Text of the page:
Monthly Archives: October 2014

Magento 2 Test Automation – is it Helping? YES!

Alan Kent's Blog

Magento 2 is more than a revamped platform – automating testing has also been a significant investment. But is it paying off? Is test automation worth the effort? YES! Here is the data to prove it.

Disclaimer: opinions expressed here are my own and not necessarily that of my employer. Please also note the data shown here has not been verified. Since this is not an official eBay communication I also removed absolute numbers – it’s the trend lines that matter anyway.

Development Practices

In a previous post I described the types of testing being employed on Magento 2. The team has continued to invest in a range of test cases for the different areas. The work is by no means complete or up to what the team believes is a satisfactory level. But the coverage has been improving, enough to see substantive benefits as a result.

Internally development…

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Understanding Magento Observers

Chimen, Magento Ecommerce Dev Team, Vietnam - Singapore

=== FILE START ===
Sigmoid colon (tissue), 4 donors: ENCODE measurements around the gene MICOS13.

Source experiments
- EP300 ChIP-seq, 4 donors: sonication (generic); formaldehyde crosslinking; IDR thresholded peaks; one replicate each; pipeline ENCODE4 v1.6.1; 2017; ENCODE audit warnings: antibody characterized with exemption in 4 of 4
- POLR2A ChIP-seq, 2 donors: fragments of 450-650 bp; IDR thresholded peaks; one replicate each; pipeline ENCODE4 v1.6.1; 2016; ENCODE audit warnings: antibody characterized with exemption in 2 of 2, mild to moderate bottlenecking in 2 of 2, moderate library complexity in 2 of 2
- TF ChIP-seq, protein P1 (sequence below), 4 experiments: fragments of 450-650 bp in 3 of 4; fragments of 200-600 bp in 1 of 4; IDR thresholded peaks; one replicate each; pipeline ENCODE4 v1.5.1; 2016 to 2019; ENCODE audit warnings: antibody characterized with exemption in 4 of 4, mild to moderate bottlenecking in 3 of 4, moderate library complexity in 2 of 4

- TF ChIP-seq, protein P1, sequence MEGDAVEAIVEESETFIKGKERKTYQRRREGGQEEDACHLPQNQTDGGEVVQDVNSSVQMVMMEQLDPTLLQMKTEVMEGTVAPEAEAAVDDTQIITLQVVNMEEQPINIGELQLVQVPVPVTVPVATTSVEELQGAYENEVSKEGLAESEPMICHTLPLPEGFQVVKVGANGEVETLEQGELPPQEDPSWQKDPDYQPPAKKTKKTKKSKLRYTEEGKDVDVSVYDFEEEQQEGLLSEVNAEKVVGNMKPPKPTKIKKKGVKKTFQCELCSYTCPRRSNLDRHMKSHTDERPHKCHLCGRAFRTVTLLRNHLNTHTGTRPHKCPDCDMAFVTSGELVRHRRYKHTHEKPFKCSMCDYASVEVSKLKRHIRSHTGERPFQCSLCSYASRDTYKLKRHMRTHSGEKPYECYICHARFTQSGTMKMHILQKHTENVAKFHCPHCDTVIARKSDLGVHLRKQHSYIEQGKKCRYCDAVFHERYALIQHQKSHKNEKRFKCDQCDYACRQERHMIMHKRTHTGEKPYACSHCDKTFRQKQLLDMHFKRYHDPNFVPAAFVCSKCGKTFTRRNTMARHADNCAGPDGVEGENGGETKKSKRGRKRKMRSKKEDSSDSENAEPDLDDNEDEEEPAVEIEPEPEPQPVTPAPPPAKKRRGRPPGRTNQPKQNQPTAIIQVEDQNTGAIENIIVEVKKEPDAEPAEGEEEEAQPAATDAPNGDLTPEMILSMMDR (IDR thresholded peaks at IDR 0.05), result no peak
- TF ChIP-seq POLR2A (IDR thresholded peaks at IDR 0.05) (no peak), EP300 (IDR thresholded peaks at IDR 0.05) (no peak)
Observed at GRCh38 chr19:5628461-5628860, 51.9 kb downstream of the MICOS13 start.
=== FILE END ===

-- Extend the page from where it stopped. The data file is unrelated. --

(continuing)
Magento has a pretty well implemented Event/Observer system, but before we dive into the specifics, let’s make sure that we have a clear understanding of the design patterns that are in play in the Magento application.

Specifically, lets’ talk about the concept of the event system, how it works and what it is. Though we’ve covered certain design patterns in other articles on Tuts+, we haven’t done so within the context of Magento.

To that end, let’s take a look at the pattern in order to gain a clear understanding of how it is, how it works, and how it’s beneficial.

Over the years a wide array of design patterns have been dveloped. But what is a design pattern exactly?

To quote Wikpedia:

“In software engineering, a design pattern is a general reusable solution to a commonly occurring problem within a given context in software…

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A Thought Experiment – Super-Scaling Magento

Alan Kent's Blog

SuperSizeMeThis post is a thought experiment on how to super-scale Magento. That is, how do you design a system to be able to scale in multiple order of magnitude increments. Because this is a thought experiment, I am not going to worry about minor details like how much effort to implement the solution or how much all the hardware would cost.

Before going too far, it is important to remember that there are many different dimensions that can be scaled: number of products, number of variations, number of concurrent users, number of price rules, number of concurrent administrators, and more. For Magento, it is also important to remember that no two sites are the same.  Different extensions may be installed, the HTML and CSS is likely to be adjusted to give the site its own look and feel, etc. So there is not a single rule of “do this and…

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